TOMPKINS COUNTY, N.Y. — There were two leading agenda items at Tuesday’s meeting of the Tompkins County Legislature, a marathon session that lasted nearly four hours.
The first was a presentation from the county’s Director of Assessment Jay Franklin who, along with legislators, has been hearing out a slew of complaints and concerns about the impact Tompkins County’s increased property values will have on taxpayers.
The presentation largely aimed to educate legislators and the public on the county’s department of assessment, contextualize the nearly 16% jump in value for average property sales Tompkins County saw in 2021, and attempt to put to rest the notion that the county’s assessments are increasing what property owners are paying in taxes.
The second agenda item that ruled the day was a resolution to reaffirm support for a single-payer approach to health-care costs and urge New York State to enact the New York Health act, which passed in a 10 to 3 vote. Legislator Amanda Champion (D-District 12) was away for this meeting.
See the recap below, or watch the full meeting here.
New York Health Act
The resolution in support of the NYHA, which would implement a single-payer healthcare system in New York, was brought forward by Legislator Veronica Pillar (D-District 2) who stated that she wrote it in collaboration with county residents Susan Beckley, Judy Jones and Ruth Yarrow.
The bill urging for the act’s passage reinvigorated a heated debate that has echoed in the halls of the county legislature building before, this time between Legislators Deborah Dawson (D-District 10) and Mike Sigler (R-District 6), who at one point promoted an apple from snack to prop, adding some theatrical effect to his argument for a competing resolution to Pillar’s, which would have more vaguely advocated for a new approach to healthcare in New York.
But, perhaps most interestingly, the debate revealed a new sentiment among the county’s elected officials: freshman legislators Lee Shurtleff (R-District 9) and Randy Brown (R-District 8) voted against the resolution urging the state to adopt the New York Health Act on the basis that it was not focused on legislation achievable within the powers of the county legislature.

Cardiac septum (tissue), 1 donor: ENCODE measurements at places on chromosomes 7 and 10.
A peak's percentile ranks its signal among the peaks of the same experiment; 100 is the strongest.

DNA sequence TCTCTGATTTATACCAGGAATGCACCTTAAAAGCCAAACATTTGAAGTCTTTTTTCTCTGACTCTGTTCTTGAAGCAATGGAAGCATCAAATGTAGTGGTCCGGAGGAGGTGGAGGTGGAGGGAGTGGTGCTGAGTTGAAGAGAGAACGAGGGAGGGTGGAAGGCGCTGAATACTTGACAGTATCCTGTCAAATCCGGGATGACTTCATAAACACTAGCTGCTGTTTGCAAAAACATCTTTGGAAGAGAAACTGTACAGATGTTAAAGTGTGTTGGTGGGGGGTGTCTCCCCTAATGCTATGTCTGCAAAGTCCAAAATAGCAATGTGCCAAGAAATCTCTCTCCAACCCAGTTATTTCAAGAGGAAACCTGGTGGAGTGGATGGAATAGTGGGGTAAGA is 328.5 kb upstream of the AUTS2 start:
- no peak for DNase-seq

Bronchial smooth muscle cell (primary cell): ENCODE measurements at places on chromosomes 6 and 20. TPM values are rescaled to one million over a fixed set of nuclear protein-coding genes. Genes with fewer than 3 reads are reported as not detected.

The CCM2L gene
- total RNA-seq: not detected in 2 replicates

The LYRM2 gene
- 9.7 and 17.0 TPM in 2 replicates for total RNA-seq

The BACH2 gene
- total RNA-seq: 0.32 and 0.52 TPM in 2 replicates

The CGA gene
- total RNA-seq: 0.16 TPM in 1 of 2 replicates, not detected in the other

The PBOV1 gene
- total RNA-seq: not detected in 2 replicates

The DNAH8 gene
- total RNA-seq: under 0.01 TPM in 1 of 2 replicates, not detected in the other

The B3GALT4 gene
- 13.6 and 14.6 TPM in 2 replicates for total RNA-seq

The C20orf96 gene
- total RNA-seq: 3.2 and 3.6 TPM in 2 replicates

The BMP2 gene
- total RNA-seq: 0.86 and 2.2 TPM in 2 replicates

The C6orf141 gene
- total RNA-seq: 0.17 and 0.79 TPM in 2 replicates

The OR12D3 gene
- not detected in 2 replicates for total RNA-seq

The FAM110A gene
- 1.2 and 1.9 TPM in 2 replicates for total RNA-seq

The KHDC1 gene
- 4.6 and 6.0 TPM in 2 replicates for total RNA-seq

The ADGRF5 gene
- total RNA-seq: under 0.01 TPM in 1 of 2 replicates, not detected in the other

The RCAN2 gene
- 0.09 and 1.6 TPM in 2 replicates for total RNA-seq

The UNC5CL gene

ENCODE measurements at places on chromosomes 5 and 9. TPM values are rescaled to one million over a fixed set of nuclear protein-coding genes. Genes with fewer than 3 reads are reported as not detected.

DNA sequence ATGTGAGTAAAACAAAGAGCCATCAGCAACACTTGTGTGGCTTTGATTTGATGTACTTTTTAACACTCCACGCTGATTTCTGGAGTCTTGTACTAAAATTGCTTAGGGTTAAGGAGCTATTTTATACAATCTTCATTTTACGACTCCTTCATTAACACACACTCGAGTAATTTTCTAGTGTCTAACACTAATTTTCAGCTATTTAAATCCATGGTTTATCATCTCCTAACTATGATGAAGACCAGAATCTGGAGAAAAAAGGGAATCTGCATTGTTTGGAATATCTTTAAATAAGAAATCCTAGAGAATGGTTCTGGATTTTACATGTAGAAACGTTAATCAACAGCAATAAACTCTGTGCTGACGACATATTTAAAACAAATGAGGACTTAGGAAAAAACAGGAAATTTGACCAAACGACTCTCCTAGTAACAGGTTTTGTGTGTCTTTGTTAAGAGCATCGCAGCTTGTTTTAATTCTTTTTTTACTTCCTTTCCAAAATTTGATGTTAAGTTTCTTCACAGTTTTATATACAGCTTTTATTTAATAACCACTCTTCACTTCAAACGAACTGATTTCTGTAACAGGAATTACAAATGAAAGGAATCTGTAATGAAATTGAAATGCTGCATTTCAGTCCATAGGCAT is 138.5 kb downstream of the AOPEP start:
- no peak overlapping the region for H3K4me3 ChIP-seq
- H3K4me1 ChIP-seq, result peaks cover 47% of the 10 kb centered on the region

“I view these resolutions and these amendments as a little bit out of my wheelhouse as a county legislator. [That’s] my personal view, and I’ll be voting against every one of them for the sake of consistency,” said Shurtleff.
Brown said “I think that this county is unique and is special, and is creative. I’d much rather see us focus on things we could do here in the county — free clinics to start with, or something that we could fund in some way.” Brown later added that he didn’t “trust the state whatsoever” to implement and manage a single-payer healthcare system.
The New York Health act was originally introduced to the state legislature in 1991 by Assembly Member Richard Gottfried (D-75), and for the last 30 years has seen tweaks, touches, and adjustments, but in its current form would end private insurance for most cases in New York, and introduce universal state insurance. Gottfried, now the longest serving lawmaker in state history, is set to retire at the end of 2022.
Countering Pillar’s resolution, Sigler introduced an amendment that would serve as a replacement resolution titled, “Resolution in Support for New Approach to Healthcare Coverage,” and informally referred to as “The Cancer Resolution.”
The concept of the resolution is for the state to cover the treatment of cancer, which Sigler said made more sense in terms of trying “something different” health-care wise, and give the state government a budgetable cost of $11B — a figure which Sigler calculated based on the average cost of treatment for cancer and the annual diagnoses of cancer New York State.
Sigler presented the amendment as more practical first step than plunging into universal coverage, and cited the lack of progress that the New York Health Act has made in the last 30 years.